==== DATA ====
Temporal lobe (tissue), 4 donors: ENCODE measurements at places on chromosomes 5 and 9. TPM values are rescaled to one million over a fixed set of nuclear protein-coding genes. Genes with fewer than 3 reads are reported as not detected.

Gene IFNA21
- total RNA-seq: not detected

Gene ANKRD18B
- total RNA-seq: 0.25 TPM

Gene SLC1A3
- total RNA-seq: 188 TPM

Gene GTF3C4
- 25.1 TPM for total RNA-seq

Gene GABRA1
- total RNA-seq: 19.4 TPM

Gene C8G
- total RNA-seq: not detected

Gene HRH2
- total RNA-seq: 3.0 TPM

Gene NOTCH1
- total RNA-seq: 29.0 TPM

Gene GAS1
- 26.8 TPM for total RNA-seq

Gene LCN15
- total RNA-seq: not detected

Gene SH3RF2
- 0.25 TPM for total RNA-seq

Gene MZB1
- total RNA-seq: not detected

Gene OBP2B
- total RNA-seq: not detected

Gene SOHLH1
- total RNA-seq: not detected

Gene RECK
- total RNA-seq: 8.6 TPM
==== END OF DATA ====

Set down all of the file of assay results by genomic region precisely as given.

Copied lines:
Temporal lobe (tissue), 4 donors: ENCODE measurements at places on chromosomes 5 and 9. TPM values are rescaled to one million over a fixed set of nuclear protein-coding genes. Genes with fewer than 3 reads are reported as not detected.

Gene IFNA21
- total RNA-seq: not detected

Gene ANKRD18B
- total RNA-seq: 0.25 TPM

Gene SLC1A3
- total RNA-seq: 188 TPM

Gene GTF3C4
- 25.1 TPM for total RNA-seq

Gene GABRA1
- total RNA-seq: 19.4 TPM

Gene C8G
- total RNA-seq: not detected

Gene HRH2
- total RNA-seq: 3.0 TPM

Gene NOTCH1
- total RNA-seq: 29.0 TPM

Gene GAS1
- 26.8 TPM for total RNA-seq

Gene LCN15
- total RNA-seq: not detected

Gene SH3RF2
- 0.25 TPM for total RNA-seq

Gene MZB1
- total RNA-seq: not detected

Gene OBP2B
- total RNA-seq: not detected

Gene SOHLH1
- total RNA-seq: not detected

Gene RECK
- total RNA-seq: 8.6 TPM